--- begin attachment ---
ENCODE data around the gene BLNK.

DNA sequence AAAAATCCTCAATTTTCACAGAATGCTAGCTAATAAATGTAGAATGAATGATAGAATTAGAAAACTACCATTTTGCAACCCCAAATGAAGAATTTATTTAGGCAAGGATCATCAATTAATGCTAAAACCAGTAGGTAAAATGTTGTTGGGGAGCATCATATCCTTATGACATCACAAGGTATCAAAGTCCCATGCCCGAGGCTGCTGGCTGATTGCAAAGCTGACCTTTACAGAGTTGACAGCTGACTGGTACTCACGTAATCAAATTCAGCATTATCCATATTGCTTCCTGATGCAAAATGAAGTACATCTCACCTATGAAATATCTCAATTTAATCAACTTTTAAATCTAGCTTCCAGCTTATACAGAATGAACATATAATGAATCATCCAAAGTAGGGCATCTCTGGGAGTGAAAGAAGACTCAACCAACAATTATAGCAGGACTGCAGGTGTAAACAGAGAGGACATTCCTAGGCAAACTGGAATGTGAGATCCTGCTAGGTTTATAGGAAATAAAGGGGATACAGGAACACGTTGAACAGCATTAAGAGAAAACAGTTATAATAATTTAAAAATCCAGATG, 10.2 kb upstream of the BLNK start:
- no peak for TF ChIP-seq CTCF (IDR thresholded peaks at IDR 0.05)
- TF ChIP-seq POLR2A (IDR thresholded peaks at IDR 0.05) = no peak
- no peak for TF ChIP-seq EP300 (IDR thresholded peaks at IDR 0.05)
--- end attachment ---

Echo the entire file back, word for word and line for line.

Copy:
ENCODE data around the gene BLNK.

DNA sequence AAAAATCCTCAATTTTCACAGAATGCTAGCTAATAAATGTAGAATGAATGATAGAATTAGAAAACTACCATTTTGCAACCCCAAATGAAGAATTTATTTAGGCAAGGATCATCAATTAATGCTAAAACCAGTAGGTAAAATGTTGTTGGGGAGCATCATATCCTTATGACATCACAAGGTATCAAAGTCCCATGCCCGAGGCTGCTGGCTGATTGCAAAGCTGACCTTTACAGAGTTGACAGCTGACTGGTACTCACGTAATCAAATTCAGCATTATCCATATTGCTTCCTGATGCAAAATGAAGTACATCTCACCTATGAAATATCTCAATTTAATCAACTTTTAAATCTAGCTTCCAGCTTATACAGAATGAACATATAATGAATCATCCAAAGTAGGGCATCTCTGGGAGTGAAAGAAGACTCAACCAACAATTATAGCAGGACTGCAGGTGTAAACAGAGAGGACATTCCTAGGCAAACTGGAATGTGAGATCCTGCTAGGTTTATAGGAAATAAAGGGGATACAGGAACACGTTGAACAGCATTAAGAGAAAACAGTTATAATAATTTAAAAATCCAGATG, 10.2 kb upstream of the BLNK start:
- no peak for TF ChIP-seq CTCF (IDR thresholded peaks at IDR 0.05)
- TF ChIP-seq POLR2A (IDR thresholded peaks at IDR 0.05) = no peak
- no peak for TF ChIP-seq EP300 (IDR thresholded peaks at IDR 0.05)